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Woman Chosen as Attorney General

By Ruth Marcus
The Washington Post

WASHINGTON

President Clinton Thursday named veteran Miami prosecutor Janet Reno to be his attorney general, selecting a woman he described as "a front-line crime fighter" of "unquestioned integrity" to fill the vacancy that has plagued the first three weeks of his administration.

Announcing his nomination in a Rose Garden ceremony, Clinton said his selection had been guided "somewhat, but not entirely" by the desire to name the first female attorney general. Clinton said the position "was not set aside" for a woman and that he "seriously considered" at least four men for the job. But he said that he "thought it would be a good and an interesting thing to do" to name a woman to the position and said that if he had it to do over again, "I would have called Janet Reno on November the 5th."

In December, Clinton nominated corporate lawyer Zoe E. Baird, who was forced to withdraw because she had violated immigration and tax laws in hiring illegal immigrants. He was poised to name federal judge Kimba M. Wood before she withdrew last week after the disclosure that she had also employed an illegal immigrant to care for her child.

Reno, who is not married and has no children, said, "I've never hired an illegal alien and I think I've paid all my Social Security taxes," adding with a smile, "Certainly in the vetting process in the last week, we've covered everything." An administration official said Clinton decided Thursday morning to name Reno, after interviewing her Tuesday.

The Florida native, 54, turned aside a question about how she felt about being appointed to a position that was seen as having been reserved for a woman, saying simply, "I'm just delighted to be here and I'm going to try my level best."

She said her efforts would include "restoring civil rights enforcement as one of the top priorities of the department," seeking "to protect America's children from abuse and violence" and establishing "diversion programs" to give nonviolent offenders "a new start" while incarcerating dangerous and career criminals.

Senate Judiciary Committee Chairman Joseph R. Biden Jr., D-Del., said he welcomed the nomination and would schedule a hearing "as expeditiously as possible." But committee sources said they did not expect a hearing before next month.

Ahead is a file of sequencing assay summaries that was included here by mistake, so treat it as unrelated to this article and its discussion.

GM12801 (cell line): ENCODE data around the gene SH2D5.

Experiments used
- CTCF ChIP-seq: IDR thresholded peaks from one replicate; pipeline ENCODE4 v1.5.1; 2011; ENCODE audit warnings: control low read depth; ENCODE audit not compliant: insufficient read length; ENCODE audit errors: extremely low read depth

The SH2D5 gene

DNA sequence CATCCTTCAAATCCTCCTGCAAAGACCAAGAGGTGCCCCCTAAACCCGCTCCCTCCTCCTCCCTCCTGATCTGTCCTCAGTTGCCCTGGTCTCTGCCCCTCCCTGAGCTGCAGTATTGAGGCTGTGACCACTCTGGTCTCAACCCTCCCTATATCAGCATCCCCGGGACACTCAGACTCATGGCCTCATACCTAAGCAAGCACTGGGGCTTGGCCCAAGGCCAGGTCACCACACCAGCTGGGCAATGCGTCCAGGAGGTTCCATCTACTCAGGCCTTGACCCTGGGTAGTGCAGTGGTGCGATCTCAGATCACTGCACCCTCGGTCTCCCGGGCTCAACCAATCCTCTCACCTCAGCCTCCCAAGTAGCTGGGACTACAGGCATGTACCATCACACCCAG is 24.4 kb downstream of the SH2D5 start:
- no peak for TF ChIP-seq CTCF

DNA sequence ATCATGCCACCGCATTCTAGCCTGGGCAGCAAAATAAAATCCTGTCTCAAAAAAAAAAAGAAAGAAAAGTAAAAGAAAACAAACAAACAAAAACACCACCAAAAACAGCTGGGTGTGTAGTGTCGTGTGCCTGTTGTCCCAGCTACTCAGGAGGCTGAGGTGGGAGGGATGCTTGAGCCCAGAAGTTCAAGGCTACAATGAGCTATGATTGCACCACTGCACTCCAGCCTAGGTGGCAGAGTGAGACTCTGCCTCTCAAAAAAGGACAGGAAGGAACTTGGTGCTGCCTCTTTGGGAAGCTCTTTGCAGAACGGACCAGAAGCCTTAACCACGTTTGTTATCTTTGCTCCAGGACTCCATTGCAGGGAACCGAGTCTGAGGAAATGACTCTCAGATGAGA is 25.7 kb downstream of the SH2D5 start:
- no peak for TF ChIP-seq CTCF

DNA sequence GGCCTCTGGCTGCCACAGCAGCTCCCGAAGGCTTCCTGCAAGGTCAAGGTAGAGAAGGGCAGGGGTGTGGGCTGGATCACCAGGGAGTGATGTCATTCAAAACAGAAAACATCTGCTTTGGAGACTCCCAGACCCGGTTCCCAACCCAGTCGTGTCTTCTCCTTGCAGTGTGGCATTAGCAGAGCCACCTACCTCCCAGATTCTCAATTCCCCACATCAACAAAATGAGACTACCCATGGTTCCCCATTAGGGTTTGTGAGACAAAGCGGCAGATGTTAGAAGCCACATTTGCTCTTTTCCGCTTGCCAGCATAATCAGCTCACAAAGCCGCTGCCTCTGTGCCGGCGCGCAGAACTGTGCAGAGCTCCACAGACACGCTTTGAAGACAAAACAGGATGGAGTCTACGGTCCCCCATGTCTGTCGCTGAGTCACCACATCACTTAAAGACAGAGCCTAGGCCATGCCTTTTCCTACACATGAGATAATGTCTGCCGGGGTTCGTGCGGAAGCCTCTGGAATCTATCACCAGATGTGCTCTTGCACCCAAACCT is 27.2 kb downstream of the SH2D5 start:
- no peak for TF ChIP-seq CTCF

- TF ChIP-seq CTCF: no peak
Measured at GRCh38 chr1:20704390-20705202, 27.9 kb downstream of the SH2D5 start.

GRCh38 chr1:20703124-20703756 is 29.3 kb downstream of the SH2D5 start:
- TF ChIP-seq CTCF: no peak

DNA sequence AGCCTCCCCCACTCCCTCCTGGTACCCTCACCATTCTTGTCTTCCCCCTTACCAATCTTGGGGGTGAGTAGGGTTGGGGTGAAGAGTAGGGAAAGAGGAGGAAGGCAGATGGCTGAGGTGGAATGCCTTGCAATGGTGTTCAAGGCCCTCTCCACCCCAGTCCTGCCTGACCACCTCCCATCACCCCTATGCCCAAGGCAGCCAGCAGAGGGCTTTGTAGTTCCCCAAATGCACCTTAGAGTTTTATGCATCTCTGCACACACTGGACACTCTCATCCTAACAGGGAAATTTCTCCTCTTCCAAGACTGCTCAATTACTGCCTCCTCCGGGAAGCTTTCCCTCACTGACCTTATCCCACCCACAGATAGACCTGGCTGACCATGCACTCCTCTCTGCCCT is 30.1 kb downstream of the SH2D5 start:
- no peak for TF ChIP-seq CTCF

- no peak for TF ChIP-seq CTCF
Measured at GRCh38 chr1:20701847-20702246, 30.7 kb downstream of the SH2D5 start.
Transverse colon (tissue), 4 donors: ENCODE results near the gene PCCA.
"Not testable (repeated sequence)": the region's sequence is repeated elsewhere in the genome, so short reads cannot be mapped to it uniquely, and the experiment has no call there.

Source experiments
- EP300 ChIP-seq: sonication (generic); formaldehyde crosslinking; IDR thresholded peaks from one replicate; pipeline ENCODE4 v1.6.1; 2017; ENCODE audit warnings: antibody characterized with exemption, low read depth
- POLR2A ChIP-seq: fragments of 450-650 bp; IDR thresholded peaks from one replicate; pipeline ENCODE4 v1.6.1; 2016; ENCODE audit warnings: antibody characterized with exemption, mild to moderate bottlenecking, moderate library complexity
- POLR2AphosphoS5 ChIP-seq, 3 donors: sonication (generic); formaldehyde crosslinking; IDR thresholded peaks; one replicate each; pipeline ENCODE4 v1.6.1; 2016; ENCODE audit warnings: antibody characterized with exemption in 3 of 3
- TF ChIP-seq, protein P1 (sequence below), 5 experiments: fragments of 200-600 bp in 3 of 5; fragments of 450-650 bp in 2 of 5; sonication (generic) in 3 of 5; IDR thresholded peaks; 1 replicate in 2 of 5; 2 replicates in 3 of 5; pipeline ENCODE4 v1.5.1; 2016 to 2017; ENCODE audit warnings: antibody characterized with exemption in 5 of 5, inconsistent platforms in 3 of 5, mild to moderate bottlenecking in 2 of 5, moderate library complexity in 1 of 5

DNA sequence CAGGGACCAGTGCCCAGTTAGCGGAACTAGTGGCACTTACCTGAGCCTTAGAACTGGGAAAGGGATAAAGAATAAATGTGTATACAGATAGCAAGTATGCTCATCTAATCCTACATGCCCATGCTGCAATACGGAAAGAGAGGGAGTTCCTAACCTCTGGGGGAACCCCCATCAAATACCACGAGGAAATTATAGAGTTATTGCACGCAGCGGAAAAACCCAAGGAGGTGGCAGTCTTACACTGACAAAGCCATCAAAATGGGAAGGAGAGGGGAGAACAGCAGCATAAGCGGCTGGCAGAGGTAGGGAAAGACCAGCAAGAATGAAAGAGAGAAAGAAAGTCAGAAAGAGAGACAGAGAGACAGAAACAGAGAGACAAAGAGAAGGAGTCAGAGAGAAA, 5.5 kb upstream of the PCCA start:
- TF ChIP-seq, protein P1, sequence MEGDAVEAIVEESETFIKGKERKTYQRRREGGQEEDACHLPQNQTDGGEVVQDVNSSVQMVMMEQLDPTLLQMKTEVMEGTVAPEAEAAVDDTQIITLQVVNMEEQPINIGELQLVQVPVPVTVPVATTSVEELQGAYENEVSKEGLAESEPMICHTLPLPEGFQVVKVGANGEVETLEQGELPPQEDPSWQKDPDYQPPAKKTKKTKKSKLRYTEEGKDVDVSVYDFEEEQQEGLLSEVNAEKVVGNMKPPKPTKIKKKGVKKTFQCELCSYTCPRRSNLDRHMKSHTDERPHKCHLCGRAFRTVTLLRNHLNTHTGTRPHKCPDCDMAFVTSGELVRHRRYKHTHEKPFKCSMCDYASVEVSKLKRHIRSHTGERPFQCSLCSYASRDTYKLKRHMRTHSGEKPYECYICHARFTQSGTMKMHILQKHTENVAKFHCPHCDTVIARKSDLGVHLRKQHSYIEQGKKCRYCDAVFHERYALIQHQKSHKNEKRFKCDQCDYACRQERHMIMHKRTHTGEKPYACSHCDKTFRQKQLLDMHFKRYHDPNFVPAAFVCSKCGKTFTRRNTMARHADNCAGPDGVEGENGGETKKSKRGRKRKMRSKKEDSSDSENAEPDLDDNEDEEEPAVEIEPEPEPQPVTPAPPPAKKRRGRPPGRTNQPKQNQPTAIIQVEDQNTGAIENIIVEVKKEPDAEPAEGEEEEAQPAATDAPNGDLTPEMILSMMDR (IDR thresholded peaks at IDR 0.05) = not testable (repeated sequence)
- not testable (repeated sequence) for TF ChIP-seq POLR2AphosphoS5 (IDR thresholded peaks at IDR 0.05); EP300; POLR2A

Reno, who once "swore I would never be a prosecutor because I thought they were more interested in securing convictions than in seeking justice," has been the elected chief prosecutor in Dade County since 1978. She supervises a 900-person office that handles more than 120,000 cases annually.

Reno's start in the job was marred by riots that broke out after the 1979 acquittal of five police officers in the beating death of black insurance agent Arthur McDuffie. She has also been criticized for losing several high-profile public corruption cases and for failing to bring charges in other local scandals.

But after her appointment to the position, she waged five successful campaigns for the job -- a fact noted admiringly by Clinton Thursday -- and worked to cement good relations with the black and Hispanic communities in Miami. She pushed for a special court to handle drug cases, cracked down on parents who fail to pay child support and presided over the expansion of the county prosecutor's office into one of the largest in the country.

Noting that Reno's phone number is listed -- unusual for a prosecutor -- Clinton said, "She has lived the kind of life in real contact with the toughest problems of this country that I think will serve her very well as the nation's chief law enforcement officer."

Before becoming state attorney, Reno was a partner in a prestigious Miami firm that, she noted in a 1984 book on women lawyers, had first refused to hire her after she graduated from Harvard Law School in 1963 because she was a woman.

Speaking to reporters after the announcement, Reno offered forthright answers that contrasted with Baird's reticence when Clinton nominated her to the position Dec. 24. She said she was "personally opposed" to the death penalty but "probably asked for it as much as any prosecutor in the country" and "will advocate for it as the law of the land in particular situations."

She described herself as "pro-choice" on abortion rights and -- asked if she considers herself a feminist -- said, "My mother always told me to do my best, to think my best and to do right, and to consider myself a person."